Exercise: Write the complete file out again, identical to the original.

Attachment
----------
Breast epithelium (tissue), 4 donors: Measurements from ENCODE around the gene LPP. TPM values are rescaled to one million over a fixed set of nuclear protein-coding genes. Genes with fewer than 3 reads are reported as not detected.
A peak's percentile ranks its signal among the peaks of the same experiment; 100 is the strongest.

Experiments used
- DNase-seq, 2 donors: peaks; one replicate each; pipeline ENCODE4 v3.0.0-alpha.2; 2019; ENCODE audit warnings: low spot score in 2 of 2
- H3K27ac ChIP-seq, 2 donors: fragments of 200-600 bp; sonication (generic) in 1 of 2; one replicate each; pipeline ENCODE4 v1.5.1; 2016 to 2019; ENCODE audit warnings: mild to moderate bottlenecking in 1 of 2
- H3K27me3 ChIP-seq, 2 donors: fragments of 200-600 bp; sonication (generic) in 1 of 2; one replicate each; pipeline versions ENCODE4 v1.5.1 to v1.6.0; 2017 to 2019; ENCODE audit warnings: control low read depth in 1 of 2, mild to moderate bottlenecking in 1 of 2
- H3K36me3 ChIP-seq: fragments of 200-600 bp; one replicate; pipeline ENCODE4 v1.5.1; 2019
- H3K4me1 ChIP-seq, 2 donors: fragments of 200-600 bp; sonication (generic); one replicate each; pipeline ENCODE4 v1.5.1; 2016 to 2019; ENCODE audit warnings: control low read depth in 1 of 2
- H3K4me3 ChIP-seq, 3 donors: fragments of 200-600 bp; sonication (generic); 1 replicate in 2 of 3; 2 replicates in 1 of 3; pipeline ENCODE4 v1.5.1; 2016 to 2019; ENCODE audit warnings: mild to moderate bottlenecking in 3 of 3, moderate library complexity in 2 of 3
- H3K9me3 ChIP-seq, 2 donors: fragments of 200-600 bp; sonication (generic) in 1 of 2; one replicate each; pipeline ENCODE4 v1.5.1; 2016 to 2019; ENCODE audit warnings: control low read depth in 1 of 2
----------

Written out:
Breast epithelium (tissue), 4 donors: Measurements from ENCODE around the gene LPP. TPM values are rescaled to one million over a fixed set of nuclear protein-coding genes. Genes with fewer than 3 reads are reported as not detected.
A peak's percentile ranks its signal among the peaks of the same experiment; 100 is the strongest.

Experiments used
- DNase-seq, 2 donors: peaks; one replicate each; pipeline ENCODE4 v3.0.0-alpha.2; 2019; ENCODE audit warnings: low spot score in 2 of 2
- H3K27ac ChIP-seq, 2 donors: fragments of 200-600 bp; sonication (generic) in 1 of 2; one replicate each; pipeline ENCODE4 v1.5.1; 2016 to 2019; ENCODE audit warnings: mild to moderate bottlenecking in 1 of 2
- H3K27me3 ChIP-seq, 2 donors: fragments of 200-600 bp; sonication (generic) in 1 of 2; one replicate each; pipeline versions ENCODE4 v1.5.1 to v1.6.0; 2017 to 2019; ENCODE audit warnings: control low read depth in 1 of 2, mild to moderate bottlenecking in 1 of 2
- H3K36me3 ChIP-seq: fragments of 200-600 bp; one replicate; pipeline ENCODE4 v1.5.1; 2019
- H3K4me1 ChIP-seq, 2 donors: fragments of 200-600 bp; sonication (generic); one replicate each; pipeline ENCODE4 v1.5.1; 2016 to 2019; ENCODE audit warnings: control low read depth in 1 of 2
- H3K4me3 ChIP-seq, 3 donors: fragments of 200-600 bp; sonication (generic); 1 replicate in 2 of 3; 2 replicates in 1 of 3; pipeline ENCODE4 v1.5.1; 2016 to 2019; ENCODE audit warnings: mild to moderate bottlenecking in 3 of 3, moderate library complexity in 2 of 3
- H3K9me3 ChIP-seq, 2 donors: fragments of 200-600 bp; sonication (generic) in 1 of 2; one replicate each; pipeline ENCODE4 v1.5.1; 2016 to 2019; ENCODE audit warnings: control low read depth in 1 of 2